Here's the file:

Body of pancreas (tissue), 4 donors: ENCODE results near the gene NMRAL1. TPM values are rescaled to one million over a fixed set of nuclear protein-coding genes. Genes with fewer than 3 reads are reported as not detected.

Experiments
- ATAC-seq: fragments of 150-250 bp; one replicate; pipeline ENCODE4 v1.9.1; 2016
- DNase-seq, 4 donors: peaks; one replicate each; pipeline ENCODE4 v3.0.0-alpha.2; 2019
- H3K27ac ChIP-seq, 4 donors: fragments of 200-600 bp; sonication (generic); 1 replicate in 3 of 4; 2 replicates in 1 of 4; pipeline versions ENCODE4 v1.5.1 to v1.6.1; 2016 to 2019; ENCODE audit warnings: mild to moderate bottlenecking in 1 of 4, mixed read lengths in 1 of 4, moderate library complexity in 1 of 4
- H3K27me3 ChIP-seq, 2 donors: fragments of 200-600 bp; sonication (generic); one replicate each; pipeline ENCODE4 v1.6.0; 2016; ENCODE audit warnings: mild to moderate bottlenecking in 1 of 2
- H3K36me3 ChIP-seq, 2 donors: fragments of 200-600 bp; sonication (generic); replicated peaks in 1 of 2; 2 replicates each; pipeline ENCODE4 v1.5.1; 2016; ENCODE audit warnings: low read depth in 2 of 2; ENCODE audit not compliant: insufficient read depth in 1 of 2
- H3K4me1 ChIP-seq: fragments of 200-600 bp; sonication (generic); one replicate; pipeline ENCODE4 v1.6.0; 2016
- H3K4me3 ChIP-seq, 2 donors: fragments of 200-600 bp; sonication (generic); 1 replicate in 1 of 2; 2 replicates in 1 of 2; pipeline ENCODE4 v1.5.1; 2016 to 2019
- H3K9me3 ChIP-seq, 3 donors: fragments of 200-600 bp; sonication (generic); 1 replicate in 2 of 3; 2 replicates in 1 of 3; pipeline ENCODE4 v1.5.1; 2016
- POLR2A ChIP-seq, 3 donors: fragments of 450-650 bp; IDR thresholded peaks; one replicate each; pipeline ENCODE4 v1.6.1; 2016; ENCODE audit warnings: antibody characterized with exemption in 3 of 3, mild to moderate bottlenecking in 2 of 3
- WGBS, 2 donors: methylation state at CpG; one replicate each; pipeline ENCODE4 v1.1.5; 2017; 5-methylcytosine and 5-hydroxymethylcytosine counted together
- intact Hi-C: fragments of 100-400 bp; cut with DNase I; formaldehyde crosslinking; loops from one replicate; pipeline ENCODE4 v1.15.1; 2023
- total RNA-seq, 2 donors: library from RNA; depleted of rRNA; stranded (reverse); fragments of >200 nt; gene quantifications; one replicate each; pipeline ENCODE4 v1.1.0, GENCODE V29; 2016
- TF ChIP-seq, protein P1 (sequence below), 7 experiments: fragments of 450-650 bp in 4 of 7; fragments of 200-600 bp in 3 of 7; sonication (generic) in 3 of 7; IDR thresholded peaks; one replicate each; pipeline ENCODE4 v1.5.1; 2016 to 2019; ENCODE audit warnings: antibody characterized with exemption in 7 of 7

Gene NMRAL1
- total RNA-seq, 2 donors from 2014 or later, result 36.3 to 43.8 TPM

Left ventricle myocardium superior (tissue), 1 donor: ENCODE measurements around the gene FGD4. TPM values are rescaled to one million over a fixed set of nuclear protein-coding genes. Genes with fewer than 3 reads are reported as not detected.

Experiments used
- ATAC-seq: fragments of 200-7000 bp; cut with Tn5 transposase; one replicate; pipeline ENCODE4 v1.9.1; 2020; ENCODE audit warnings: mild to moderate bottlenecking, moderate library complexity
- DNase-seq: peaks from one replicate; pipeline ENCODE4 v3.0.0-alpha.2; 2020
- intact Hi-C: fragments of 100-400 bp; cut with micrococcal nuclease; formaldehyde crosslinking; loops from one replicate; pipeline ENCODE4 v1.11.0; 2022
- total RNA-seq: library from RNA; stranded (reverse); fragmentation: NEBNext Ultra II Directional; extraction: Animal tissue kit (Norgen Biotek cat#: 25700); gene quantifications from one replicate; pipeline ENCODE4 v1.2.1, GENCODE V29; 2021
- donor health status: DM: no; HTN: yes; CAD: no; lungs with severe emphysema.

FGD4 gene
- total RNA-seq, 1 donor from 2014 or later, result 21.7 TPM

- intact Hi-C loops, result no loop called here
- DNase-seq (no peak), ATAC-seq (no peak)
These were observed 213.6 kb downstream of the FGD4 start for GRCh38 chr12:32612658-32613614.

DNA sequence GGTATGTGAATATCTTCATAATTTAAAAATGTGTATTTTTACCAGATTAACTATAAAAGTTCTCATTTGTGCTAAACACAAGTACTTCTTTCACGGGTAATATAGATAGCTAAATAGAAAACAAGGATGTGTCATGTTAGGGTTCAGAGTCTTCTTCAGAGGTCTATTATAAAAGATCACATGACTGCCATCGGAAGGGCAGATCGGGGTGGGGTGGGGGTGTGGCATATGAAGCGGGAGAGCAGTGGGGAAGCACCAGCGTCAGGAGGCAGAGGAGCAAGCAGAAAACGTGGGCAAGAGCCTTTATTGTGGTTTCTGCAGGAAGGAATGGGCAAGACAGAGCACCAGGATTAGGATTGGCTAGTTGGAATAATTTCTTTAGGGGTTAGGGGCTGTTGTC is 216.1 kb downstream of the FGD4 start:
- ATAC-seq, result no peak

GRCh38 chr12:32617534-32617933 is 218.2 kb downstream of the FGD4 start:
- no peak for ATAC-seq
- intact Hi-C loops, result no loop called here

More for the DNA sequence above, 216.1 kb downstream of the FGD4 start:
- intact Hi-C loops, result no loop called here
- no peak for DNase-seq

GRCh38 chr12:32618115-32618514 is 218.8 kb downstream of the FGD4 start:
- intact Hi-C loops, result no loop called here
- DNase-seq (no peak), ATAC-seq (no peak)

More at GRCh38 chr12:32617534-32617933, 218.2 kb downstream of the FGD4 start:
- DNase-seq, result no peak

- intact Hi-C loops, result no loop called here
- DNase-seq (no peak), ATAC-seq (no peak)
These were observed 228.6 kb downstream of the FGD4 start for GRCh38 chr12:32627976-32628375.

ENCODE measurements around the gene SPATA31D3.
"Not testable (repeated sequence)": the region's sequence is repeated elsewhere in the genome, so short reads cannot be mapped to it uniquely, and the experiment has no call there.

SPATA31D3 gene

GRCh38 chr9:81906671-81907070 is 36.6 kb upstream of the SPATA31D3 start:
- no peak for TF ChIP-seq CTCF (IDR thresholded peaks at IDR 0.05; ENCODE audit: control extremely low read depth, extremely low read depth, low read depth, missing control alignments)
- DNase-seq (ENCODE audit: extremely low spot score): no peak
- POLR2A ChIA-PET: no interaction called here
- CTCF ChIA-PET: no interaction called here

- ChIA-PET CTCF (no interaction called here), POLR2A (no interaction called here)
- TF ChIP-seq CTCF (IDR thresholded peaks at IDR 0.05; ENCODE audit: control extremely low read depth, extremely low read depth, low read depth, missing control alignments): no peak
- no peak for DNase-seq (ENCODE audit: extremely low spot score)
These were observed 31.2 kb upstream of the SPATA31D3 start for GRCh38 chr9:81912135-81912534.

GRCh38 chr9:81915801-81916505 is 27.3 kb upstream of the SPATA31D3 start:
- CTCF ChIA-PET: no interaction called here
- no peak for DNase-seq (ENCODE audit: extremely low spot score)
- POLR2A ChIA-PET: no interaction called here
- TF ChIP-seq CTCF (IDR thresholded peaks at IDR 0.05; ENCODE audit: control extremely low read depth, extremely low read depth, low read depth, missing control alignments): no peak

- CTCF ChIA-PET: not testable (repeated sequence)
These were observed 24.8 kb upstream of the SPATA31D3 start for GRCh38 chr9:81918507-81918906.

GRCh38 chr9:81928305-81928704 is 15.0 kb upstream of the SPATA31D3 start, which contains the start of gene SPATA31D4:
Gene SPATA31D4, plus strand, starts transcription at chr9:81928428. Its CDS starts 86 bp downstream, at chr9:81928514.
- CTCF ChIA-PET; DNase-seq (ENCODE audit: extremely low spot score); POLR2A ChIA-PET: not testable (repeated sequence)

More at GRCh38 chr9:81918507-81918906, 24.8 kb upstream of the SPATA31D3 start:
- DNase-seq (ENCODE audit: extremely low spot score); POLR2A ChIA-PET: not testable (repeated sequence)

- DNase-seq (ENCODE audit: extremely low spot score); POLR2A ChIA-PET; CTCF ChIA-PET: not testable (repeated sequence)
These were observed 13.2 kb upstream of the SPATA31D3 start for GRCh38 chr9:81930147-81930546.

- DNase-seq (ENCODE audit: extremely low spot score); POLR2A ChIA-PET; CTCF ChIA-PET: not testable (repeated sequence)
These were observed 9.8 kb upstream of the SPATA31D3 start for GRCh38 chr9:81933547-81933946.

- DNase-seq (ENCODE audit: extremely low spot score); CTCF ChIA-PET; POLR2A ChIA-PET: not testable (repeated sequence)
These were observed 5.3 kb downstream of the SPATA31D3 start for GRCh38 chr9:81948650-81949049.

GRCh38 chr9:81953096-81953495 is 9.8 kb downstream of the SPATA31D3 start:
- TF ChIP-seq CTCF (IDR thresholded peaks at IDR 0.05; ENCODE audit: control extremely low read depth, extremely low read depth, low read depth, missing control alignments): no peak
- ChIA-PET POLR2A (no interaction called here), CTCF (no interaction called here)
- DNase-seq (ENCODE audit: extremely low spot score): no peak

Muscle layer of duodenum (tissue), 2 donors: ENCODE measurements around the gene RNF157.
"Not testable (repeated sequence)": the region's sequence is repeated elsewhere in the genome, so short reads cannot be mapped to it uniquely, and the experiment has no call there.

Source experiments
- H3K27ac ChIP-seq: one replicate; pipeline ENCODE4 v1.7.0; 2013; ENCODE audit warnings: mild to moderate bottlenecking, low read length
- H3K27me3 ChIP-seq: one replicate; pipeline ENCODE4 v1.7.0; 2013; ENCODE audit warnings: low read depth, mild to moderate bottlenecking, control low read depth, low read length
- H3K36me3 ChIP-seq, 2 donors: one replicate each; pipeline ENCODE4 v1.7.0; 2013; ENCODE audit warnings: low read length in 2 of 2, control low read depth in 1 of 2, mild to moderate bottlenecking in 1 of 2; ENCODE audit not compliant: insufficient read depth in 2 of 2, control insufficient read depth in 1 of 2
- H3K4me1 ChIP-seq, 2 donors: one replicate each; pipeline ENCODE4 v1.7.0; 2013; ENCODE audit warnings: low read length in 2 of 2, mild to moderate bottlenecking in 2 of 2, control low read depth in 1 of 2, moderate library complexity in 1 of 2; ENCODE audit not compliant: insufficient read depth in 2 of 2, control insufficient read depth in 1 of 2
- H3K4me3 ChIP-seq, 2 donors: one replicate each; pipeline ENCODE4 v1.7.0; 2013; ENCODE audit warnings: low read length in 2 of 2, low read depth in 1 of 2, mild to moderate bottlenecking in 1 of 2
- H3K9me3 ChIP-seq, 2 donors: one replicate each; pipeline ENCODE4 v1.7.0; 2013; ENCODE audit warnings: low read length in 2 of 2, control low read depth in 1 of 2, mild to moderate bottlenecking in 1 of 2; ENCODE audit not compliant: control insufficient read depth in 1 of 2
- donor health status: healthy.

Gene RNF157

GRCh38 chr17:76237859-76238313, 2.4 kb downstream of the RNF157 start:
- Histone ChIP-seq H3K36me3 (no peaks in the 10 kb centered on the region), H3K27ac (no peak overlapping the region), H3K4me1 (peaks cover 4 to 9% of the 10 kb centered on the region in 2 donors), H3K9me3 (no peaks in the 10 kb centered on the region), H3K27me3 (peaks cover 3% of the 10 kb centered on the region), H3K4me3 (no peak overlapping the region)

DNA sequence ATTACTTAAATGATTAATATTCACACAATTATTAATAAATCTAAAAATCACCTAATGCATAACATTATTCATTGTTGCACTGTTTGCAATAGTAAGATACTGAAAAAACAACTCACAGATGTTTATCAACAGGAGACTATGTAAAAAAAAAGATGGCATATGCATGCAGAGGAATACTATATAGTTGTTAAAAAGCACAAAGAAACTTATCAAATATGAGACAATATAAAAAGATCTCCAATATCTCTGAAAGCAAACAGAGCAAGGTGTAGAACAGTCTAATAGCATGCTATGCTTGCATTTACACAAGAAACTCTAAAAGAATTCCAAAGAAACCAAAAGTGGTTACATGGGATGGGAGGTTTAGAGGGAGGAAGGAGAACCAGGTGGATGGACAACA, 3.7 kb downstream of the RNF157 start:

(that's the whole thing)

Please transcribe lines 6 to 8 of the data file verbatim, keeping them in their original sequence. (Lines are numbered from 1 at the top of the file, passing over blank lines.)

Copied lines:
- H3K27me3 ChIP-seq, 2 donors: fragments of 200-600 bp; sonication (generic); one replicate each; pipeline ENCODE4 v1.6.0; 2016; ENCODE audit warnings: mild to moderate bottlenecking in 1 of 2
- H3K36me3 ChIP-seq, 2 donors: fragments of 200-600 bp; sonication (generic); replicated peaks in 1 of 2; 2 replicates each; pipeline ENCODE4 v1.5.1; 2016; ENCODE audit warnings: low read depth in 2 of 2; ENCODE audit not compliant: insufficient read depth in 1 of 2
- H3K4me1 ChIP-seq: fragments of 200-600 bp; sonication (generic); one replicate; pipeline ENCODE4 v1.6.0; 2016